June 24, 2002 5:45 PM PDT
Microsoft to reveal Palladium source code
The component--some thousands of lines of source code--is the basic foundation of the security proposed in Microsoft's project and, as such, is the linchpin for the software giant's trusted-computing platform.
"We will be publishing the source code because people will need to trust this," said Mario Juarez, group product manager for the Palladium project at Microsoft. "To get people to believe in what is happening in that little piece of code is critical."
On Monday, Microsoft took the wraps off its project, code-named Palladium, to design new hardware and software that could better guarantee the security of user data and let companies control data that they "own" while on a consumer's PC.
However, as part of the public push for acceptance of its technology, Microsoft plans to release the source code to the guts of the software component, called the "secure processing environment."
In the past, Microsoft has argued that opening such critical code could undermine security. But Juarez doesn't think so. "Not at all," he said. "In fact, it enhances the security of the code. The RSA (encryption) algorithm was published at the outset; that's why it's trusted today."
That admission could undermine the company's repeated claims that opening the Windows source code would hurt the security of the company's flagship operating system. The company has used the assertions to fight against potential antitrust penalties that would require it to show competitors pieces--or all--of its code.
During testimony in the antitrust case against Microsoft, Jim Allchin, senior vice president for Windows, said that any remedy that required the company to reveal the operating system's source code would strengthen hackers' and virus writers' ability to circumvent protections.
"The more creators of viruses know about how antivirus mechanisms in Windows operating systems work, the easier it will be to create viruses or disable or destroy those mechanisms," Allchin testified.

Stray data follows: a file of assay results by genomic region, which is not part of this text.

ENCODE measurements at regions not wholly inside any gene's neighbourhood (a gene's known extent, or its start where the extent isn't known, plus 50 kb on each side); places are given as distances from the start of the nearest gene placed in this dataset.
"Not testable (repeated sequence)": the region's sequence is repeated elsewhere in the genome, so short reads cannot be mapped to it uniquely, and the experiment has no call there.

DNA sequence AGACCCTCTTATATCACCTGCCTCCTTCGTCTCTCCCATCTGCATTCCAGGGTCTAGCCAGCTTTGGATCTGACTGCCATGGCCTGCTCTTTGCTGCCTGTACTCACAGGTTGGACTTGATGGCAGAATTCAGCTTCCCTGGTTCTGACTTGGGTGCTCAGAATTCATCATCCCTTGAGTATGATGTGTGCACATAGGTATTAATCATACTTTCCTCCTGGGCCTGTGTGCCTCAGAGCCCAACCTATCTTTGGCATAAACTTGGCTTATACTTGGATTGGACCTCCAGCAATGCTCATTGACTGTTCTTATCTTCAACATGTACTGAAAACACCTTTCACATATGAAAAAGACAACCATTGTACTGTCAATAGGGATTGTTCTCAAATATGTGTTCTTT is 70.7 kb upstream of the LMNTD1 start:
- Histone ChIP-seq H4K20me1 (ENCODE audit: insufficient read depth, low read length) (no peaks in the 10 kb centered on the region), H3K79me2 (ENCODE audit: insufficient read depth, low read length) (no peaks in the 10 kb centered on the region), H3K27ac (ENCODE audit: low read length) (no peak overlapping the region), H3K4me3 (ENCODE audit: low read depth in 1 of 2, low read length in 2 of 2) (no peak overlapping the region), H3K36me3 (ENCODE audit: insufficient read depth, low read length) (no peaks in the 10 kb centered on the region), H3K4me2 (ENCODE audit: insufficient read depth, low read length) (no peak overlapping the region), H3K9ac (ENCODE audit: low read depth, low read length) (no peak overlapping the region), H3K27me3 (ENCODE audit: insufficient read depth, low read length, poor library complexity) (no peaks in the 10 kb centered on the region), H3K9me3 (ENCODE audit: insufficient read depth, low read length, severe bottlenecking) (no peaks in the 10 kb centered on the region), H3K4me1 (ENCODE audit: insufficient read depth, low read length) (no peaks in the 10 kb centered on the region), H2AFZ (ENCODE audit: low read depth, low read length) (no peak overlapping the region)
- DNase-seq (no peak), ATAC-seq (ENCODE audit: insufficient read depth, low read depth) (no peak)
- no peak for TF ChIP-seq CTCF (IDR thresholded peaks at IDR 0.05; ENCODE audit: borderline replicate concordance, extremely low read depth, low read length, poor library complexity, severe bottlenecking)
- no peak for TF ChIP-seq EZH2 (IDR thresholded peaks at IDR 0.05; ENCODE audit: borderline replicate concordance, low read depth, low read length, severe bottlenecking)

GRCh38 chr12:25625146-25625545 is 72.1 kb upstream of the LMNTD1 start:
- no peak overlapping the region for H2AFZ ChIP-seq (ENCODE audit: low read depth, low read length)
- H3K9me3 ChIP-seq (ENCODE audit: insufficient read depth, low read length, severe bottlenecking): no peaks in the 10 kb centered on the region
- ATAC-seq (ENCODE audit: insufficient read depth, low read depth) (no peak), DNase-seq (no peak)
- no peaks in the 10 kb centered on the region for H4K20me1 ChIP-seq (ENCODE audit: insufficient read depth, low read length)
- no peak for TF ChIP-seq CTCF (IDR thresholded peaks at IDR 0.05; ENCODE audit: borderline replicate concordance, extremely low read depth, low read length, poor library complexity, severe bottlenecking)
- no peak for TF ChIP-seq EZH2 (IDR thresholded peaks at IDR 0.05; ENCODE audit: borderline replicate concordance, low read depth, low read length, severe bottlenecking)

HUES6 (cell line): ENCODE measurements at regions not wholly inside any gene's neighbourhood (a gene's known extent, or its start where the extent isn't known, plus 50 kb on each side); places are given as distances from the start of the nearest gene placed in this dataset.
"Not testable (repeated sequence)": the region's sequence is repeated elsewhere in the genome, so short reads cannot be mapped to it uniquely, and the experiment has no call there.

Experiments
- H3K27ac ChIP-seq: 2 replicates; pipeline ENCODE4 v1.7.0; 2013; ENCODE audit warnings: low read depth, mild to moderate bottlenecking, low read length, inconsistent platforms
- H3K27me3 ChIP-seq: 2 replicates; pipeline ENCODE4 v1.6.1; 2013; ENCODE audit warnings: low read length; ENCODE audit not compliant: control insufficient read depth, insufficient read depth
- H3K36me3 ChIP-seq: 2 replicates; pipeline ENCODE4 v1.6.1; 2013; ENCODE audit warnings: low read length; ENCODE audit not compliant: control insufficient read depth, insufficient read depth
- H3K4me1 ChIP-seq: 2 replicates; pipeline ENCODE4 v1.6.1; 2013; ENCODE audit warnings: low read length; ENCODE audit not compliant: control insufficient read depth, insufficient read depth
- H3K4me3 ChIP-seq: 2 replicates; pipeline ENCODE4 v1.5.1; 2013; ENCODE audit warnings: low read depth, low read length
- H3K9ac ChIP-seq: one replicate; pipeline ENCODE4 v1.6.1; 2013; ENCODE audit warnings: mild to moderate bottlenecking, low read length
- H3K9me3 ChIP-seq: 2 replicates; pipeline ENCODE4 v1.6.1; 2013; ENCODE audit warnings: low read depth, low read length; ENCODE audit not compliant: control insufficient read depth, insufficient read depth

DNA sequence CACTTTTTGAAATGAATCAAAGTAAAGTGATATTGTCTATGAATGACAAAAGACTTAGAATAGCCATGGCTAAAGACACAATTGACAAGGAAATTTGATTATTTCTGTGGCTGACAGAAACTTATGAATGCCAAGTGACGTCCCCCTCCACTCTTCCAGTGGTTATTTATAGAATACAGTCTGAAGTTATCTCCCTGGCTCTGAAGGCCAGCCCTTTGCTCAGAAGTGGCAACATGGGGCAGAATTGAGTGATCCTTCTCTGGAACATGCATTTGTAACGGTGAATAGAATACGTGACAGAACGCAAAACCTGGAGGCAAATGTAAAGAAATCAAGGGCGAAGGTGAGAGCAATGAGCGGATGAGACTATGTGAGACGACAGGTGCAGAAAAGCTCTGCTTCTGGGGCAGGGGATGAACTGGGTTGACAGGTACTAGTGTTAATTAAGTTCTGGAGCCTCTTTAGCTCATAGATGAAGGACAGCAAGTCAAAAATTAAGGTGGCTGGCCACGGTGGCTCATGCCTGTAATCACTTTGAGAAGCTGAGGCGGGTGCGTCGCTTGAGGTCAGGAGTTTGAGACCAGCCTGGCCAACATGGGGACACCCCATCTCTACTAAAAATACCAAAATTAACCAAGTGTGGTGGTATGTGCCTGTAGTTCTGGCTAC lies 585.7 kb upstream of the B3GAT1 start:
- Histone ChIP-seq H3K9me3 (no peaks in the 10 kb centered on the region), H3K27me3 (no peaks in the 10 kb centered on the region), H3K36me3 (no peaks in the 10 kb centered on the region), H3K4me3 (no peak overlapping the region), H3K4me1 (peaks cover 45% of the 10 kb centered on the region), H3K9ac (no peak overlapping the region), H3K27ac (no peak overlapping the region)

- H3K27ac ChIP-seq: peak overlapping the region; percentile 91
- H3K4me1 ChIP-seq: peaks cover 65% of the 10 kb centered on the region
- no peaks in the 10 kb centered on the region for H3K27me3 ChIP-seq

Programs that are published under open-source tenets allow anyone to look at the software's source code. Unlike, say, Microsoft Windows XP, which only comes packaged as extremely difficult-to-understand binary code, an open-source program lets people copy or modify code to include improvements--as long as the new code is republished.
The open-source software community and closed-source advocates have long argued that their own development process leads to better security. Both sides, however, have had major breaches in security. Microsoft's Web server had an easily exploitable hole that led to the Code Red worm epidemic almost a year ago. Linux and other Unix-like systems had a major flaw in the WU-FTP server, a popular program for hosting files for downloading. That flaw allowed numerous hackers and some worms to break into unpatched servers.
A recent research paper argued that open-source and closed-source software had essentially the same security.
While Microsoft's Juarez doesn't promise that the source code to the secure processing environment will be open source, he did say that it will be published.
Bruce Perens, an open-source evangelist and creator of the open-source definition, said that Microsoft does seem to be contradicting its prior statements.
"I think what Microsoft is admitting is that it can disclose the source code to the whole world, and not necessarily hurt the security of the program," he said.
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